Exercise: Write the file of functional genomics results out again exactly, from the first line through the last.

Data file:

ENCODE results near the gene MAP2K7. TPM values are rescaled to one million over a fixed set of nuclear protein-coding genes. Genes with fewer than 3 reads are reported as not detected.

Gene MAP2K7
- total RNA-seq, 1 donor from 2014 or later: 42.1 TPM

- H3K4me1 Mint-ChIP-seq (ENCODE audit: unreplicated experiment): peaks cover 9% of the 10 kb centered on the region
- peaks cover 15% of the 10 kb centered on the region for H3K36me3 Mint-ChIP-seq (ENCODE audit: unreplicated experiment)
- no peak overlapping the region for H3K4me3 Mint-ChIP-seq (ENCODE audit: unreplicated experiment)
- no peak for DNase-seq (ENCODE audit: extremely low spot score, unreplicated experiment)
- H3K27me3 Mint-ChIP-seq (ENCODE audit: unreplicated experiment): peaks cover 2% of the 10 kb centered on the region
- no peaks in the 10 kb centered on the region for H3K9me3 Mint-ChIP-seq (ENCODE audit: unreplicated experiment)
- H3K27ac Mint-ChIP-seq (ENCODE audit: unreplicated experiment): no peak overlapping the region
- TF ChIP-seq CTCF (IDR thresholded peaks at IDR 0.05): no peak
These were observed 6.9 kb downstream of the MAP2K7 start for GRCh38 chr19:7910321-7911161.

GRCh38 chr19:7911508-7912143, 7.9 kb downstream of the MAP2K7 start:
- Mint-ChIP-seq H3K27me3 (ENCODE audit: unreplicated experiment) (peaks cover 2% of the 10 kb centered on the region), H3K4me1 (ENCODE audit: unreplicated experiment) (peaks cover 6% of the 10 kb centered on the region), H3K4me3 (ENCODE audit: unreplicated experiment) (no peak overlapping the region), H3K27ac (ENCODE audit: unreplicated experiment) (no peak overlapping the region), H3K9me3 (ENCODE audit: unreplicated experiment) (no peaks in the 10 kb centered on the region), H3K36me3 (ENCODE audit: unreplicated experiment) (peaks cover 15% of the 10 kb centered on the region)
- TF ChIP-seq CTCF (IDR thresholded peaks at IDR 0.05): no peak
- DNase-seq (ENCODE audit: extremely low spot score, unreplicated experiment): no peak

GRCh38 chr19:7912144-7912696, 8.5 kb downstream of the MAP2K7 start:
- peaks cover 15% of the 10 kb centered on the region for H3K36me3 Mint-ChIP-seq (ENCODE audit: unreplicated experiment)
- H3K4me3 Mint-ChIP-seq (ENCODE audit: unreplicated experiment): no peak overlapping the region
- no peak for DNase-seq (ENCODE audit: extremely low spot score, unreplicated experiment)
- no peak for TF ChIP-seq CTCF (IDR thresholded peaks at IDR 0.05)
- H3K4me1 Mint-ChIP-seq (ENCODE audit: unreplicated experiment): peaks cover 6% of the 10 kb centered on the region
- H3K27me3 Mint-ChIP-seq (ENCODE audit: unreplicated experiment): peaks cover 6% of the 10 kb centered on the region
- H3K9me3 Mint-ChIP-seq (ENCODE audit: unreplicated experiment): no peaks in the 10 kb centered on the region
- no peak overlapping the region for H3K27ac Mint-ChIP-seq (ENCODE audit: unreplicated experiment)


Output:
ENCODE results near the gene MAP2K7. TPM values are rescaled to one million over a fixed set of nuclear protein-coding genes. Genes with fewer than 3 reads are reported as not detected.

Gene MAP2K7
- total RNA-seq, 1 donor from 2014 or later: 42.1 TPM

- H3K4me1 Mint-ChIP-seq (ENCODE audit: unreplicated experiment): peaks cover 9% of the 10 kb centered on the region
- peaks cover 15% of the 10 kb centered on the region for H3K36me3 Mint-ChIP-seq (ENCODE audit: unreplicated experiment)
- no peak overlapping the region for H3K4me3 Mint-ChIP-seq (ENCODE audit: unreplicated experiment)
- no peak for DNase-seq (ENCODE audit: extremely low spot score, unreplicated experiment)
- H3K27me3 Mint-ChIP-seq (ENCODE audit: unreplicated experiment): peaks cover 2% of the 10 kb centered on the region
- no peaks in the 10 kb centered on the region for H3K9me3 Mint-ChIP-seq (ENCODE audit: unreplicated experiment)
- H3K27ac Mint-ChIP-seq (ENCODE audit: unreplicated experiment): no peak overlapping the region
- TF ChIP-seq CTCF (IDR thresholded peaks at IDR 0.05): no peak
These were observed 6.9 kb downstream of the MAP2K7 start for GRCh38 chr19:7910321-7911161.

GRCh38 chr19:7911508-7912143, 7.9 kb downstream of the MAP2K7 start:
- Mint-ChIP-seq H3K27me3 (ENCODE audit: unreplicated experiment) (peaks cover 2% of the 10 kb centered on the region), H3K4me1 (ENCODE audit: unreplicated experiment) (peaks cover 6% of the 10 kb centered on the region), H3K4me3 (ENCODE audit: unreplicated experiment) (no peak overlapping the region), H3K27ac (ENCODE audit: unreplicated experiment) (no peak overlapping the region), H3K9me3 (ENCODE audit: unreplicated experiment) (no peaks in the 10 kb centered on the region), H3K36me3 (ENCODE audit: unreplicated experiment) (peaks cover 15% of the 10 kb centered on the region)
- TF ChIP-seq CTCF (IDR thresholded peaks at IDR 0.05): no peak
- DNase-seq (ENCODE audit: extremely low spot score, unreplicated experiment): no peak

GRCh38 chr19:7912144-7912696, 8.5 kb downstream of the MAP2K7 start:
- peaks cover 15% of the 10 kb centered on the region for H3K36me3 Mint-ChIP-seq (ENCODE audit: unreplicated experiment)
- H3K4me3 Mint-ChIP-seq (ENCODE audit: unreplicated experiment): no peak overlapping the region
- no peak for DNase-seq (ENCODE audit: extremely low spot score, unreplicated experiment)
- no peak for TF ChIP-seq CTCF (IDR thresholded peaks at IDR 0.05)
- H3K4me1 Mint-ChIP-seq (ENCODE audit: unreplicated experiment): peaks cover 6% of the 10 kb centered on the region
- H3K27me3 Mint-ChIP-seq (ENCODE audit: unreplicated experiment): peaks cover 6% of the 10 kb centered on the region
- H3K9me3 Mint-ChIP-seq (ENCODE audit: unreplicated experiment): no peaks in the 10 kb centered on the region
- no peak overlapping the region for H3K27ac Mint-ChIP-seq (ENCODE audit: unreplicated experiment)